Posted: 11/28/2010

 

The Pink Hotel

(2010)

by Jason Coffman




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The feature debuts of many filmmakers often bear the stamp of their primary influences, from both their personal lives and their favorite filmmakers. The former is most obvious when the filmmaker takes the old advice to “write (or, perhaps, direct) what you know,” leading many first-time writer/directors to tackle a story based on their own experiences— a look at the programming of Sundance festivals past bears this out. These low-key indie relationship dramas have done much to define the mainstream’s concept of “independent” film for ages now. The relatively low entry point into super low-budget filmmaking today theoretically should lead to an explosion of shot-on-DV films of this type. While we brace for this coming tidal wave, it’s refreshing to find an independent filmmaker whose feature debut completely eschews the relative ease of digital video shooting and personal anecdotes adapted into a screenplay and reaches for something a bit more ambitious.

Chris Hefner’s debut feature, The Pink Hotel, is exactly this sort of debut. Shot entirely on black & white Super 8mm film, The Pink Hotel is a strange puzzle box. Hefner’s primary influences (at least for this film) appear to be Guy Maddin’s obsession with primitive film technology and absurdist humor and the thick atmosphere of nightmarish dread that largely defined David Lynch’s early works. In The Pink Hotel, Hefner seamlessly integrates these influences into a very unique film.

The film opens with an animated sequence (by illustrator and animator Lilli Carré) explaining the bizarre manner in which the Ortolan bird, a French delicacy, is prepared and eaten. These strange, cruel rituals lead up to the eating of the tiny bird in one bite, feathers, bones and all. The diner must also drape a linen over their head before eating the Ortolan, supposedly to capture the aromas of the cooked bird but also, it is suspected, to hide the glutton’s identity from the eyes of angry gods. If the viewer is uncertain as to whether or not this elaborate preparation is true or not, the fact that it seems just inside the realm of possibility helps establish the film’s tone of faded decadence.

Following this opening, title cards explain that the story is taking place on New Year’s Eve, “During the war.” The film then introduces its odd cast of characters: the harried Concierge (Dan Sutherland) takes phone calls and receives constant abuse from a stream of guests and potential guests at the hotel’s front desk. These include some very unpleasant people from Hollywood, whose profanity and rudeness send the Concierge off on a mission to end the decline of formerly glorious hotel by destroying it. In one of the rooms of the hotel, a Movie Star (Stephanie Wyatt) constantly chats on the phone while her daughter, the Young Lady (Elita Ernsteen) peels the wallpaper away from a grate where she hears strange noises. In another room, a Man (Peter Hoffman) finds strange things falling out of his grate that may be sent to him from The Lady of the Hotel (Lynnette Kucharski). Meanwhile, a Zeppelin of uncertain origin ominously makes its way toward the city.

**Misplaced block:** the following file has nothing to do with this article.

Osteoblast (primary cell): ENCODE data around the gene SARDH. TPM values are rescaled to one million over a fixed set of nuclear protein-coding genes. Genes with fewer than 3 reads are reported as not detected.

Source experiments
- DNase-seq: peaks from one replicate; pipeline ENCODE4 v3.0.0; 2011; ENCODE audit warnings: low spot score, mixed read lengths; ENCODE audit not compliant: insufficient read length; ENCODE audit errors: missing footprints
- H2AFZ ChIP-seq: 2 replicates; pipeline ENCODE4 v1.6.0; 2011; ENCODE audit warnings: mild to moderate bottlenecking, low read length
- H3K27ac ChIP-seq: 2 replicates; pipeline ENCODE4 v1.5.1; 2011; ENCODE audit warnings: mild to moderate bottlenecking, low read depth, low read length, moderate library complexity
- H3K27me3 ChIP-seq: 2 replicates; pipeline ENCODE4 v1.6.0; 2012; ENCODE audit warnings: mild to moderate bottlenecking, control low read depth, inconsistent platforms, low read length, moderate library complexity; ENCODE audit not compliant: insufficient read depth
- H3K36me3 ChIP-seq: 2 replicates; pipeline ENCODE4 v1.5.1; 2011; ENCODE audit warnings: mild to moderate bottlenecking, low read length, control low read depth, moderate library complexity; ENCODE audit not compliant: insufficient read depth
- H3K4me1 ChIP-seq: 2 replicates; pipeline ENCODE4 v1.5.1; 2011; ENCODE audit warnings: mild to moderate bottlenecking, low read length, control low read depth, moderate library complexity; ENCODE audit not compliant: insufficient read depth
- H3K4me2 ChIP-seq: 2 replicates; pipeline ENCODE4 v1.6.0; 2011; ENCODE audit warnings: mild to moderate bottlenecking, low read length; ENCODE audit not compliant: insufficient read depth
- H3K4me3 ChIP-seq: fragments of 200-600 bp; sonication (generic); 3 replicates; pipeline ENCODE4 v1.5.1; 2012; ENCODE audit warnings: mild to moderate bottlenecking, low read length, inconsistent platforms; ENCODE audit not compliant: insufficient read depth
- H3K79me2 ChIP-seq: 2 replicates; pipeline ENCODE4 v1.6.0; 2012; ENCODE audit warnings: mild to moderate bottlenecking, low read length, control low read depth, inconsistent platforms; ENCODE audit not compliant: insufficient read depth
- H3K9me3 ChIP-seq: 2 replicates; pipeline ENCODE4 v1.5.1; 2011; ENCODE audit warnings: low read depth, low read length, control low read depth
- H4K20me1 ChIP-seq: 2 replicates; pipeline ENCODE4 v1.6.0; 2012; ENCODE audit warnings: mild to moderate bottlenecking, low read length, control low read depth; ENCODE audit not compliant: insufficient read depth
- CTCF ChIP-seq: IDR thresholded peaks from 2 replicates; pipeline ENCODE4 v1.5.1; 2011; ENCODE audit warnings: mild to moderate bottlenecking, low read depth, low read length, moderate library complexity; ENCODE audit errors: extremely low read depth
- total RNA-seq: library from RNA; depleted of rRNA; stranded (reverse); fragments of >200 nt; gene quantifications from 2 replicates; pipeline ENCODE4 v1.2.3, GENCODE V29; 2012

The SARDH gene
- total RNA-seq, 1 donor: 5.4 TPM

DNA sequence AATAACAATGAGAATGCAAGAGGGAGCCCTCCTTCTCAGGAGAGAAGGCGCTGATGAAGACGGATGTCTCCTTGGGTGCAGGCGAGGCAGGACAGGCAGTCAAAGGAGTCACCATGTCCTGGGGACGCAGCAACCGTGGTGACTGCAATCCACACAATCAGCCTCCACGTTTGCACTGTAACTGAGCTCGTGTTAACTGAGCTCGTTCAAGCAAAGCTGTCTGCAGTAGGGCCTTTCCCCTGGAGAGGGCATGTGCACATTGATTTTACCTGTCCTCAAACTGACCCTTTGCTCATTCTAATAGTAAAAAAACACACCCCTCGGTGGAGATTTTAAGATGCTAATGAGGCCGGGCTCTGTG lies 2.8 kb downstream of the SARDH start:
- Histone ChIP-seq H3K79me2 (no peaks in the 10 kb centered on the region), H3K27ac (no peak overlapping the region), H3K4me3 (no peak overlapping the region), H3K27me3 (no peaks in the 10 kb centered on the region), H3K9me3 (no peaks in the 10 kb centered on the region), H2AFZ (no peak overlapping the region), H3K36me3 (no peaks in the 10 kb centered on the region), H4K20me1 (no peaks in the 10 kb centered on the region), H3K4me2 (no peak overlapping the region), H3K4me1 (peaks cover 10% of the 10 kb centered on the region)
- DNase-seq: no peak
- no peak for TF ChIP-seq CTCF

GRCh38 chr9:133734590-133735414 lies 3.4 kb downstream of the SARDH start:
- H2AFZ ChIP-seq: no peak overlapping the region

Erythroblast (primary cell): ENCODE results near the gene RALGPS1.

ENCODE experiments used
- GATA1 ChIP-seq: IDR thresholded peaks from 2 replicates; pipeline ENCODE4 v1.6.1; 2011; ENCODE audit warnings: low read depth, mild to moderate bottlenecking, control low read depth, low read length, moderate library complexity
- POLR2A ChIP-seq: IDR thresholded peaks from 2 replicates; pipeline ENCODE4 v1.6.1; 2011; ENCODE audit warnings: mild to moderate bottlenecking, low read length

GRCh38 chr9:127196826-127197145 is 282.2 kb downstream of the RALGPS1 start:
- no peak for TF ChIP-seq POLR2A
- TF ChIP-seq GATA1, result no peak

As you may have guessed, a plot synopsis of The Pink Hotel is not particularly helpful in explaining anything about the film. The way in which the different characters and stories overlap and run parallel to each other is the film’s appeal, and much of this is not immediately apparent on a first viewing. The grainy black and white of the film and the careful sound design lend the film’s darkest moments a deep sense of unease, and Hefner’s knack for unexpected imagery keeps the viewer from becoming too comfortable in their knowledge of just what is going on. The Pink Hotel is an ambitious debut feature, one that defies immediate accessibility and demands multiple viewings.

The Pink Hotel is available on DVD from Tonic Brand Movies. As of this writing, it is also available in the following local Chicago businesses: Quimby’s, Saki Store, Reckless Records (on Milwaukee) and The Museum of Contemporary Art. Visit the film’s official Facebook page for more information on the film, including upcoming festival screenings.

Jason Coffman is a film writer living in Chicago. He writes reviews for Film Monthly and “The Crown International Files” for Criticplanet.org.



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